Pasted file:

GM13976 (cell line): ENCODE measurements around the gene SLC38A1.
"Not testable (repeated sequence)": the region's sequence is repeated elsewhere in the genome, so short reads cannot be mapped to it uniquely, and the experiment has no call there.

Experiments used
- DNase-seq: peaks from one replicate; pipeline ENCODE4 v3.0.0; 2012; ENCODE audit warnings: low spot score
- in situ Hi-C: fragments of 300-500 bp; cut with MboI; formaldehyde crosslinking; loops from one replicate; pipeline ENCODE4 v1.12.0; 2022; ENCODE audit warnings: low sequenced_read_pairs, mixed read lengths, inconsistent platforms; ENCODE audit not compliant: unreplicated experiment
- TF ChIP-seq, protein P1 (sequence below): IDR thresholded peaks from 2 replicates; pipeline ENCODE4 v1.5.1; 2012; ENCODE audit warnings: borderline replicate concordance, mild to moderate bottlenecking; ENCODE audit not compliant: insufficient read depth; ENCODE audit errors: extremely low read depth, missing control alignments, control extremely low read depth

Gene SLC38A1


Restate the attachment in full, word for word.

GM13976 (cell line): ENCODE measurements around the gene SLC38A1.
"Not testable (repeated sequence)": the region's sequence is repeated elsewhere in the genome, so short reads cannot be mapped to it uniquely, and the experiment has no call there.

Experiments used
- DNase-seq: peaks from one replicate; pipeline ENCODE4 v3.0.0; 2012; ENCODE audit warnings: low spot score
- in situ Hi-C: fragments of 300-500 bp; cut with MboI; formaldehyde crosslinking; loops from one replicate; pipeline ENCODE4 v1.12.0; 2022; ENCODE audit warnings: low sequenced_read_pairs, mixed read lengths, inconsistent platforms; ENCODE audit not compliant: unreplicated experiment
- TF ChIP-seq, protein P1 (sequence below): IDR thresholded peaks from 2 replicates; pipeline ENCODE4 v1.5.1; 2012; ENCODE audit warnings: borderline replicate concordance, mild to moderate bottlenecking; ENCODE audit not compliant: insufficient read depth; ENCODE audit errors: extremely low read depth, missing control alignments, control extremely low read depth

Gene SLC38A1